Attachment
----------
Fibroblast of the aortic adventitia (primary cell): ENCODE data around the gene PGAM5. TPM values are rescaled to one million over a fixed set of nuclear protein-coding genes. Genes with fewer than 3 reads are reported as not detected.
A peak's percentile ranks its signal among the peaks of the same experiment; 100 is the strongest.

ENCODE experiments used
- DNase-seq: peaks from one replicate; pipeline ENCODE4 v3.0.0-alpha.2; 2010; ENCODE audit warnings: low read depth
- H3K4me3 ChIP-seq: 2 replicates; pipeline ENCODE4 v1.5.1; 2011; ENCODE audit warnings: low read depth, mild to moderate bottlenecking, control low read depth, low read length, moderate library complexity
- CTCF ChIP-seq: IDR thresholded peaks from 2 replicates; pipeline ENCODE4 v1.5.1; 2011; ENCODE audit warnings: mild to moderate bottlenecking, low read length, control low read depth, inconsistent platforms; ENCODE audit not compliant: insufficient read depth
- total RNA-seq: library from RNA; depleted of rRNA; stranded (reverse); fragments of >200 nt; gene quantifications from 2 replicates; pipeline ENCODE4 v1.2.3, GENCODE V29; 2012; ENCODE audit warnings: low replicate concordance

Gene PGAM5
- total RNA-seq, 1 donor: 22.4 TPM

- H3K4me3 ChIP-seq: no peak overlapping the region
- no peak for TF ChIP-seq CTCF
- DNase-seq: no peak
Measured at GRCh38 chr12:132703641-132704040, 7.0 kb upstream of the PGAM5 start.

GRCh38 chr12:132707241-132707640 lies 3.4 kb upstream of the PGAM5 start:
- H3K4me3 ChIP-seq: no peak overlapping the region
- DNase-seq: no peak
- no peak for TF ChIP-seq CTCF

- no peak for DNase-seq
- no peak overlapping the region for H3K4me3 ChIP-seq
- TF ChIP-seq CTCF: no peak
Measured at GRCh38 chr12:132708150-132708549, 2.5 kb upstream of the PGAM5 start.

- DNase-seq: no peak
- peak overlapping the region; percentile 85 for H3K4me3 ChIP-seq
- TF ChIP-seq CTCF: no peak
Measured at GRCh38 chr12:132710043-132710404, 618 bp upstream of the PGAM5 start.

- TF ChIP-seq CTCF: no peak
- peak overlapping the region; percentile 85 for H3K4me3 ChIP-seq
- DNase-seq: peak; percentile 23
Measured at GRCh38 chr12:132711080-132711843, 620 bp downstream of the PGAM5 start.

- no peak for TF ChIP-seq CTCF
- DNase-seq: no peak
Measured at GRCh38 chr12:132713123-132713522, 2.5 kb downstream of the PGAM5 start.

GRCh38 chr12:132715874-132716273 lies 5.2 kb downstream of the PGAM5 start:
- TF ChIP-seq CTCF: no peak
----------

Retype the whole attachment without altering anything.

Fibroblast of the aortic adventitia (primary cell): ENCODE data around the gene PGAM5. TPM values are rescaled to one million over a fixed set of nuclear protein-coding genes. Genes with fewer than 3 reads are reported as not detected.
A peak's percentile ranks its signal among the peaks of the same experiment; 100 is the strongest.

ENCODE experiments used
- DNase-seq: peaks from one replicate; pipeline ENCODE4 v3.0.0-alpha.2; 2010; ENCODE audit warnings: low read depth
- H3K4me3 ChIP-seq: 2 replicates; pipeline ENCODE4 v1.5.1; 2011; ENCODE audit warnings: low read depth, mild to moderate bottlenecking, control low read depth, low read length, moderate library complexity
- CTCF ChIP-seq: IDR thresholded peaks from 2 replicates; pipeline ENCODE4 v1.5.1; 2011; ENCODE audit warnings: mild to moderate bottlenecking, low read length, control low read depth, inconsistent platforms; ENCODE audit not compliant: insufficient read depth
- total RNA-seq: library from RNA; depleted of rRNA; stranded (reverse); fragments of >200 nt; gene quantifications from 2 replicates; pipeline ENCODE4 v1.2.3, GENCODE V29; 2012; ENCODE audit warnings: low replicate concordance

Gene PGAM5
- total RNA-seq, 1 donor: 22.4 TPM

- H3K4me3 ChIP-seq: no peak overlapping the region
- no peak for TF ChIP-seq CTCF
- DNase-seq: no peak
Measured at GRCh38 chr12:132703641-132704040, 7.0 kb upstream of the PGAM5 start.

GRCh38 chr12:132707241-132707640 lies 3.4 kb upstream of the PGAM5 start:
- H3K4me3 ChIP-seq: no peak overlapping the region
- DNase-seq: no peak
- no peak for TF ChIP-seq CTCF

- no peak for DNase-seq
- no peak overlapping the region for H3K4me3 ChIP-seq
- TF ChIP-seq CTCF: no peak
Measured at GRCh38 chr12:132708150-132708549, 2.5 kb upstream of the PGAM5 start.

- DNase-seq: no peak
- peak overlapping the region; percentile 85 for H3K4me3 ChIP-seq
- TF ChIP-seq CTCF: no peak
Measured at GRCh38 chr12:132710043-132710404, 618 bp upstream of the PGAM5 start.

- TF ChIP-seq CTCF: no peak
- peak overlapping the region; percentile 85 for H3K4me3 ChIP-seq
- DNase-seq: peak; percentile 23
Measured at GRCh38 chr12:132711080-132711843, 620 bp downstream of the PGAM5 start.

- no peak for TF ChIP-seq CTCF
- DNase-seq: no peak
Measured at GRCh38 chr12:132713123-132713522, 2.5 kb downstream of the PGAM5 start.

GRCh38 chr12:132715874-132716273 lies 5.2 kb downstream of the PGAM5 start:
- TF ChIP-seq CTCF: no peak